It was another stupendous day at the Grand Canyon with a sparkling sun gleaming against a bright blue sky. A great day to head east along the less crowded Desert View Drive, a scenic route which follows the rim for 25 miles out to the East Entrance of the park. Seeing the number of overlooks on the map and having read that there were several unmarked ones, we knew it would be a very slow but very scenic 25 miles!
Our first stop was at Pipe Creek Vista which can be accessed either by car, by the Kaibab Rim Route (Orange) shuttle bus, or by foot or bike via the Canyon Rim Trail. This vista looks down on Pipe Creek, the major canyon between the Kaibab Trail and the Bright Angel Trail
Because of the high volume of traffic and limited parking, private vehicles are no longer allowed at the next overlook, Yaki Point at the end of a 1.5 mile side road. Note that the Orange shuttle bus goes there or it can be reached by foot (parking is available in a nearby picnic area).
Not stopping, we continued on to the next unmarked pullout. Ah, a sign identified one of the formations pointing out that the canyon has endless formations that only ones imagination can bring to life. For now this one looks like a Duck on a Rock! Can you see the duck on the left? Come back in 50 to 100 years from now and the power of erosion will have transformed it into some other shape.
At the aptly named Grandview Point there were more breathtaking panoramic views. At an elevation of 7,400′ this is the southernmost point on the South Rim, and is reached via a one mile side road. Because it is the furthest from the river, it is the largest area of buttes and ravines. From 1892 to 1901 a copper mine was operated by Pete Berry on Horseshoe Mesa at the end of Grandview Trail. When the mine was unprofitable, Berry constructed the Grandview Hotel but that wasn’t successful either. Today nothing remains of the hotel.
Besides all of the beautiful scenery, a bit of education was offered at the Tusayan Museum and Ruins, a very informative and worthwhile stop. Excavated in 1930 and considered to be one of the major archaeological sites in Arizona, these ruins are of an 800 year old Pueblo Indian site.
Admission to the museum and ruins which are open from 9 am to 5 pm daily is free. Displays in the museum provide a window into the lives of a thriving community as illustrated by its pottery, seashell bracelets, corncobs, and arrowheads. Of significance is a display of 2,000–4,000 year old original split-twig figurines which were collected from nearby caves in the park, an indication of the long human presence in the canyon.
Outside there is a 0.1 mile self guided walk around the ruins with interpretive signs that provide insight into the way of life of the people who occupied the area 800 years ago. Ranger led tours are available but only in the summer and fall, however, there was a ranger stationed near one of the kivas to explain what those were used for and to answer any questions visitors might have.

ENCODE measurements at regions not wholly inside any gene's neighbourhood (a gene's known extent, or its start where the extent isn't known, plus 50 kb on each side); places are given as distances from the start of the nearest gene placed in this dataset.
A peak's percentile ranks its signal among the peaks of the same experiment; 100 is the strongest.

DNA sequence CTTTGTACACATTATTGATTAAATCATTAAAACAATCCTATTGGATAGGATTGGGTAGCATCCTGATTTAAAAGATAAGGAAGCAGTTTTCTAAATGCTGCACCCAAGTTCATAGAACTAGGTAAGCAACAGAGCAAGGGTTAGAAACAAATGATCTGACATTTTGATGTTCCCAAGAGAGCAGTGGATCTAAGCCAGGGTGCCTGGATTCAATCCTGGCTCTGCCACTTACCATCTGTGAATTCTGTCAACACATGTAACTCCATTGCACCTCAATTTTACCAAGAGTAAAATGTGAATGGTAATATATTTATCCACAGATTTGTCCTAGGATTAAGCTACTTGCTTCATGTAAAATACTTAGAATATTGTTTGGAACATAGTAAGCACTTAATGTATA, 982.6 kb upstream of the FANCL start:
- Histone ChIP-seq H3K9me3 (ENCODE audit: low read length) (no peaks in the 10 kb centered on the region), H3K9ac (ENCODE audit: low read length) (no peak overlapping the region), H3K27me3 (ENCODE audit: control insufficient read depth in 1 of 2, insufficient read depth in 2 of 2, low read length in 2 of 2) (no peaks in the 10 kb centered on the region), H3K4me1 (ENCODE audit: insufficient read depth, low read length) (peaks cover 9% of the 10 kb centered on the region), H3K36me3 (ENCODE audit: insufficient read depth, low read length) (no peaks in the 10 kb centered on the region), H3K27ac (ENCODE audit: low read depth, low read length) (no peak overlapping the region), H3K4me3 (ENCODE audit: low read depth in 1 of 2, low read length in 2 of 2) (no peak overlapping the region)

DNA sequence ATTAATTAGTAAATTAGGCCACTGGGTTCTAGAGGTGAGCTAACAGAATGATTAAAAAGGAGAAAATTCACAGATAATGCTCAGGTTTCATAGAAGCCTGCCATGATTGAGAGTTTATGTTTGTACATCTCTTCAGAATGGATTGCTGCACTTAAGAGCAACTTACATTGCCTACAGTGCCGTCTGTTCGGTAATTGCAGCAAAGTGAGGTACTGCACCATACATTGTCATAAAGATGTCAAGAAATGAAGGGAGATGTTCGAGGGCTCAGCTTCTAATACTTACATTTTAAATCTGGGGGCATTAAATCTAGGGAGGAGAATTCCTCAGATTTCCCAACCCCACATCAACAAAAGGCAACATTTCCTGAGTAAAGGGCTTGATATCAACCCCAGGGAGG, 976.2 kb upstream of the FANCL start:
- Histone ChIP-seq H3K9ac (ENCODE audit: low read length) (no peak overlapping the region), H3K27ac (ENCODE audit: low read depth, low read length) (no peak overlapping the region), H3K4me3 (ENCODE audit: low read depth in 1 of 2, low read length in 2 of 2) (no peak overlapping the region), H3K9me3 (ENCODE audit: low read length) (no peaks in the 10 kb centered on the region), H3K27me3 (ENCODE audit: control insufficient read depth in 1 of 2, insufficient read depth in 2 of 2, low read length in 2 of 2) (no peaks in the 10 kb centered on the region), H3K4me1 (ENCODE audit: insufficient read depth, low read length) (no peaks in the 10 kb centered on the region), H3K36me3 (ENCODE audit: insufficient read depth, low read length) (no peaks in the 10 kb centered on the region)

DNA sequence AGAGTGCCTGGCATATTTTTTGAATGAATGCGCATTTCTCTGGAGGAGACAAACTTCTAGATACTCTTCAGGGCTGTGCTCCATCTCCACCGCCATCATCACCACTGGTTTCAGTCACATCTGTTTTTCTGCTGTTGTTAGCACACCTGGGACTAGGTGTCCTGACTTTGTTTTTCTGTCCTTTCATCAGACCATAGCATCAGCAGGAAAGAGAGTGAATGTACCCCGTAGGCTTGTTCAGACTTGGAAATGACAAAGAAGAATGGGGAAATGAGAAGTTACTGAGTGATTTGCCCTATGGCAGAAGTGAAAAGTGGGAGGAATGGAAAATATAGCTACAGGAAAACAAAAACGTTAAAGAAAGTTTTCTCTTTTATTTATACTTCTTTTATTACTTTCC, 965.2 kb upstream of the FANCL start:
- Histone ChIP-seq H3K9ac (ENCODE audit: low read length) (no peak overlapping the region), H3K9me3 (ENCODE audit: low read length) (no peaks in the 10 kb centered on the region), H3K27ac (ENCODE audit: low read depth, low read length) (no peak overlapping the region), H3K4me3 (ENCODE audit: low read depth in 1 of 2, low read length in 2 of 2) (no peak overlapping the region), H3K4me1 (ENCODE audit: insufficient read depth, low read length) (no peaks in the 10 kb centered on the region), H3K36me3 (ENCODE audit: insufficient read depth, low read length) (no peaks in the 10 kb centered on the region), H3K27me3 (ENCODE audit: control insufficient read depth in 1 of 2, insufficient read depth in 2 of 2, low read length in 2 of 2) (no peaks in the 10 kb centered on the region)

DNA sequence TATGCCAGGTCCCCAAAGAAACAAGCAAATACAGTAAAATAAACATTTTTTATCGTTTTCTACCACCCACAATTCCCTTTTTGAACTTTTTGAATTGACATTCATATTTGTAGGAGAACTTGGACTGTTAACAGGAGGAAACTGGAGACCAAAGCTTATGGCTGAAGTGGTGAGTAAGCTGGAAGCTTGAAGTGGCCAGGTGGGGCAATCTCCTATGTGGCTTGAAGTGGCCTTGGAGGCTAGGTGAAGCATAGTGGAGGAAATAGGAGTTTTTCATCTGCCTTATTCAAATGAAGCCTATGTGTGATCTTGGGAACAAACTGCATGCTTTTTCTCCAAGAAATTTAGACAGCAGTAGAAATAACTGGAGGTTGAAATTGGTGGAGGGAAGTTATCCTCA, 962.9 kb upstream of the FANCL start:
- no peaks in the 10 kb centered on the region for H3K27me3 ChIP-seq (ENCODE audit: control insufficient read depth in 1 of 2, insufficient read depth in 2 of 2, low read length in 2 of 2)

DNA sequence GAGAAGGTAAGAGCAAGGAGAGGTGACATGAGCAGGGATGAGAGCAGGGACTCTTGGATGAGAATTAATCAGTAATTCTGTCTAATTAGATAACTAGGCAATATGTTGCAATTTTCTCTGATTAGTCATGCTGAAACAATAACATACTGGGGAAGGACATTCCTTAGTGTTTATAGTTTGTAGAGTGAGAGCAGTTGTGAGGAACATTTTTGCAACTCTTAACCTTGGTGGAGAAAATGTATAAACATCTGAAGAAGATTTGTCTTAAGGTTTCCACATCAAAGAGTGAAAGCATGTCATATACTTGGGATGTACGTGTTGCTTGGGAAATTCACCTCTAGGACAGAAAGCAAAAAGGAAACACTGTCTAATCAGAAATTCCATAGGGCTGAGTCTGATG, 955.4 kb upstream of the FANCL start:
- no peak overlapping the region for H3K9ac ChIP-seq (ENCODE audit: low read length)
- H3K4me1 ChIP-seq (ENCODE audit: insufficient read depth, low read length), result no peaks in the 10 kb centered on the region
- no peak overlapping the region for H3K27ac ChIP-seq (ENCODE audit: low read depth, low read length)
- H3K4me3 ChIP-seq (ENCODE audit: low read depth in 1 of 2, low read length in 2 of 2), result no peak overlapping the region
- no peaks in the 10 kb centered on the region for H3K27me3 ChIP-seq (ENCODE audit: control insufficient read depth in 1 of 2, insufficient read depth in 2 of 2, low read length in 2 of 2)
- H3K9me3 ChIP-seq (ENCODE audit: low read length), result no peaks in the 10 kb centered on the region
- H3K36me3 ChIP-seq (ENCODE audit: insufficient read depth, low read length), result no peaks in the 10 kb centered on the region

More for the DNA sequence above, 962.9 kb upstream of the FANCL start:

Featuring a central plaza which faced south surrounded by storage rooms, living quarters, and two kivas or ceremonial structures, historians speculate this small Anasazi village numbered about 30 people. Due to the lack of rainfall and difficulty growing crops, it was occupied for only a quarter of a century.
Leaving the ruins, our next stop was at Moran Point where three of the Grand Canyon’s main rock groups are visible – sedimentary Layered Paleozoic Rocks, the Grand Canyon Supergroup, and the metamorphic and igneous Vishnu Basement Rocks. The Supergroup rocks are visible at only a few spots along the rim. For a labeled picture of the layers on the National Park Service website, click here.
Lipan Point offers the widest views of the canyon and boasts the longest stretches of views of the Colorado River versus any other point at the South Rim of the Grand Canyon. This pullout also has views of the powerful Hance Rapid on the Colorado which you can’t really see from this far away. Take a ride on the rapids without getting wet by watching this YouTube video. The Unkar Delta, the site of another Puebloan people can also be seen from here as well as more of the Grand Canyon Supergroup rock formation.
At an elevation of 7461′, Navajo Point is the highest overlook on the South Rim (unless you are at the top of the Desert View Watchtower which is slightly higher).
Navajo Point was the next to last overlook on Desert View Drive! But we’re not done yet – our next stop would be the Desert View Watchtower which is one of our favorite Mary Colter landmarks, but we’ll cover that in the next post.